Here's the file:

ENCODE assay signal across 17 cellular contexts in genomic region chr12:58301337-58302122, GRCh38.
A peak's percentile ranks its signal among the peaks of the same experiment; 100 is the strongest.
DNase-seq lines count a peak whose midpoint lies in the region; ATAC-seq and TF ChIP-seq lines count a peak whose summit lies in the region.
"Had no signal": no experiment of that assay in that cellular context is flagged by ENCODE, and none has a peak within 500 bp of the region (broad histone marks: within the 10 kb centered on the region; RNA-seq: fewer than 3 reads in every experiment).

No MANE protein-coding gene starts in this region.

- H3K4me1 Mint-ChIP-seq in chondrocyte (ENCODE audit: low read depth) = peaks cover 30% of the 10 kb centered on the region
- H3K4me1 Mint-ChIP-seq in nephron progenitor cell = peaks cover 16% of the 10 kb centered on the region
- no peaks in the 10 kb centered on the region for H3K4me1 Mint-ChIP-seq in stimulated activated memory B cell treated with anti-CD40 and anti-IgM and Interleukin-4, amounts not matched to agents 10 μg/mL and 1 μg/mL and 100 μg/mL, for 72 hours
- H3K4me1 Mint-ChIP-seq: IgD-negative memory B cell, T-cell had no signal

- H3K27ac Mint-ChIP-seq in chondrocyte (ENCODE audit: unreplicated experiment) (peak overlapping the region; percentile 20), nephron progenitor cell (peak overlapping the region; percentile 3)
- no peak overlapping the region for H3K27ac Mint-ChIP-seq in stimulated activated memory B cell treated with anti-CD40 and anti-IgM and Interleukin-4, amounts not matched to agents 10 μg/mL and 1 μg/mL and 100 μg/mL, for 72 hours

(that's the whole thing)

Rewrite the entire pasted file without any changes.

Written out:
ENCODE assay signal across 17 cellular contexts in genomic region chr12:58301337-58302122, GRCh38.
A peak's percentile ranks its signal among the peaks of the same experiment; 100 is the strongest.
DNase-seq lines count a peak whose midpoint lies in the region; ATAC-seq and TF ChIP-seq lines count a peak whose summit lies in the region.
"Had no signal": no experiment of that assay in that cellular context is flagged by ENCODE, and none has a peak within 500 bp of the region (broad histone marks: within the 10 kb centered on the region; RNA-seq: fewer than 3 reads in every experiment).

No MANE protein-coding gene starts in this region.

- H3K4me1 Mint-ChIP-seq in chondrocyte (ENCODE audit: low read depth) = peaks cover 30% of the 10 kb centered on the region
- H3K4me1 Mint-ChIP-seq in nephron progenitor cell = peaks cover 16% of the 10 kb centered on the region
- no peaks in the 10 kb centered on the region for H3K4me1 Mint-ChIP-seq in stimulated activated memory B cell treated with anti-CD40 and anti-IgM and Interleukin-4, amounts not matched to agents 10 μg/mL and 1 μg/mL and 100 μg/mL, for 72 hours
- H3K4me1 Mint-ChIP-seq: IgD-negative memory B cell, T-cell had no signal

- H3K27ac Mint-ChIP-seq in chondrocyte (ENCODE audit: unreplicated experiment) (peak overlapping the region; percentile 20), nephron progenitor cell (peak overlapping the region; percentile 3)
- no peak overlapping the region for H3K27ac Mint-ChIP-seq in stimulated activated memory B cell treated with anti-CD40 and anti-IgM and Interleukin-4, amounts not matched to agents 10 μg/mL and 1 μg/mL and 100 μg/mL, for 72 hours